Thursday, September 10, 2009

Richly-valued Monsanto reduces expectations again (MON)

AlphaNinja - Agricultural behemoth Monsanto (MON) shared some less-than-impressive earnings guidance with the street this morning. I have previously noted how expensive these shares are, and a disappointment like today's announcement should take a big bite out of the company's rich valuation. Multiple firms have downgraded the shares today.

While leaving 2009 earnings guidance in place at $4.45 versus the street's $4.41 estimate, Monsanto guided to the downside on 2010 guidance of $3.20 versus street expectations of $4.12. The stock is off 7% right now, as investors rethink the premium valuation afforded this stock.

Once again, a large part of the decreased expectations come from "revisions" to Roundup weed killer sales. Just as grocers see it with detergent and salad dressing, Monsanto is seeing a permanent "trade down" to other brands, as I mentioned in May and again in June, when the company announced "New Competitive Dynamics Change Outlook for Roundup Franchise."

In today's release, the company announced drastic reductions in the division's potential gross profit contribution:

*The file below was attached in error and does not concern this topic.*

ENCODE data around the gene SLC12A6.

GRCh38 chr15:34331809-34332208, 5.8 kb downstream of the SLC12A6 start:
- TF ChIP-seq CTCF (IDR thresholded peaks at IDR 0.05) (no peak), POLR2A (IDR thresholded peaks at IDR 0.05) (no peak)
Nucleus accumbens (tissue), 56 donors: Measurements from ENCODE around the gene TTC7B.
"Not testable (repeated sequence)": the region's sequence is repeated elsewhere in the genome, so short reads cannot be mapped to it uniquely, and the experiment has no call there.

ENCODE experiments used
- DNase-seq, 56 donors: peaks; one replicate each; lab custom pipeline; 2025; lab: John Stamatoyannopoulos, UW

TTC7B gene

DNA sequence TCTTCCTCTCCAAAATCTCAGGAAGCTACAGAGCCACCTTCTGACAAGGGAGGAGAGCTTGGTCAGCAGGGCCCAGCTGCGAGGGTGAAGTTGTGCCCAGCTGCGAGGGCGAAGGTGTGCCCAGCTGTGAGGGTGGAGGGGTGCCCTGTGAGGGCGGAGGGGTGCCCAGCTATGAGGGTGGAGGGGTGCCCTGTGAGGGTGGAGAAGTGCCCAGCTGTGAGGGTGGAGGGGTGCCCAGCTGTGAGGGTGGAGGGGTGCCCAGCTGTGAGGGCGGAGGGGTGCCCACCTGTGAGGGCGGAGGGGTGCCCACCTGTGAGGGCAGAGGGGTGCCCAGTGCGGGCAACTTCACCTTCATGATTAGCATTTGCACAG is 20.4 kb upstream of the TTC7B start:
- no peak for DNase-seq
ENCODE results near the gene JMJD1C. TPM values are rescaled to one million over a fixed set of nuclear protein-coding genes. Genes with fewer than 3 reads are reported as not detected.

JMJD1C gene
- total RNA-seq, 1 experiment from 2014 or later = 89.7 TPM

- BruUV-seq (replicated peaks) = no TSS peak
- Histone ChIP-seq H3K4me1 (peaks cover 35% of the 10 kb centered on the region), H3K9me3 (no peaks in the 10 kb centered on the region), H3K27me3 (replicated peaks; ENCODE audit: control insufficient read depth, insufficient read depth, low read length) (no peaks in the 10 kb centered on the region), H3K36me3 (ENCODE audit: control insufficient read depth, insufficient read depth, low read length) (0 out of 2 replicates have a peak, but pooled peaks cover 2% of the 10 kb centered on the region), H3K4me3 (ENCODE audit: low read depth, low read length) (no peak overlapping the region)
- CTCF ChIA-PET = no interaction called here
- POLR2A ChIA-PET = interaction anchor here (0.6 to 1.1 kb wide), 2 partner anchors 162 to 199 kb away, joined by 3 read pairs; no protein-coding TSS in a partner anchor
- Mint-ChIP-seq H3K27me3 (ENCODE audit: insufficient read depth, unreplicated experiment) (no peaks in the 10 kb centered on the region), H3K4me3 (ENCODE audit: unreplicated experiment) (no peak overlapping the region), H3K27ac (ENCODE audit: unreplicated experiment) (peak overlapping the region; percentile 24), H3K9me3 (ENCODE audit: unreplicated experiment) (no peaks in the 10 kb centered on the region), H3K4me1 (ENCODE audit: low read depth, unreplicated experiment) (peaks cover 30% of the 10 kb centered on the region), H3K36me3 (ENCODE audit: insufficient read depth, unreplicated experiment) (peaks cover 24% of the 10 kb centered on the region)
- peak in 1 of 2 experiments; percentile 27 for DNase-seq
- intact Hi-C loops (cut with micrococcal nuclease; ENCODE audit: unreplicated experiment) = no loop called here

"Globally on the farm, the underlying economic proposition is still positive and the need for more yield is still a valid near- and long-term assumption; on the other hand, there is some near-term supply/ demand imbalance in the chemical side of agriculture," Casale will say. "We are now managing our way through a competitive spike in the supply of generic glyphosate. The financial effect for us has been that we are now targeting to optimize the gross profit from Roundup® and other glyphosate-based products at $1 billion annually. While we can see a path to the $1 billion target in 2012, there are multiple headwinds causing us to forecast below that mark in the next two years."

After citing that news, the release notes the positive "macro" tailwinds helping them in the long run:

By 2030, the world population is expected to top 8 billion people, with rising income levels that will shift dietary preferences to more animal protein consumption, Casale will say. Monsanto is uniquely positioned to meet this incremental demand with its global germplasm pool and robust pipeline that are enabling advances such as drought-tolerance and yield.

That's lovely, but we're now looking at a 2010 FCFY(Free Cash Flow Yield) of 3-4% or less -->> far too rich for a company that is continuously disappointing.



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